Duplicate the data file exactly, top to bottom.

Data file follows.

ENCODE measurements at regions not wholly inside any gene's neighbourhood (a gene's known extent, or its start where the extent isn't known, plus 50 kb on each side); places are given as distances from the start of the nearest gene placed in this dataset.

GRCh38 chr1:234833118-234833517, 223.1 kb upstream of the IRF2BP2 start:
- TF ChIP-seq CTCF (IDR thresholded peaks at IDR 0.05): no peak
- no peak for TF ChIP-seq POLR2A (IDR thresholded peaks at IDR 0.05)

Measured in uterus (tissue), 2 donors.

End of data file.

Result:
ENCODE measurements at regions not wholly inside any gene's neighbourhood (a gene's known extent, or its start where the extent isn't known, plus 50 kb on each side); places are given as distances from the start of the nearest gene placed in this dataset.

GRCh38 chr1:234833118-234833517, 223.1 kb upstream of the IRF2BP2 start:
- TF ChIP-seq CTCF (IDR thresholded peaks at IDR 0.05): no peak
- no peak for TF ChIP-seq POLR2A (IDR thresholded peaks at IDR 0.05)

Measured in uterus (tissue), 2 donors.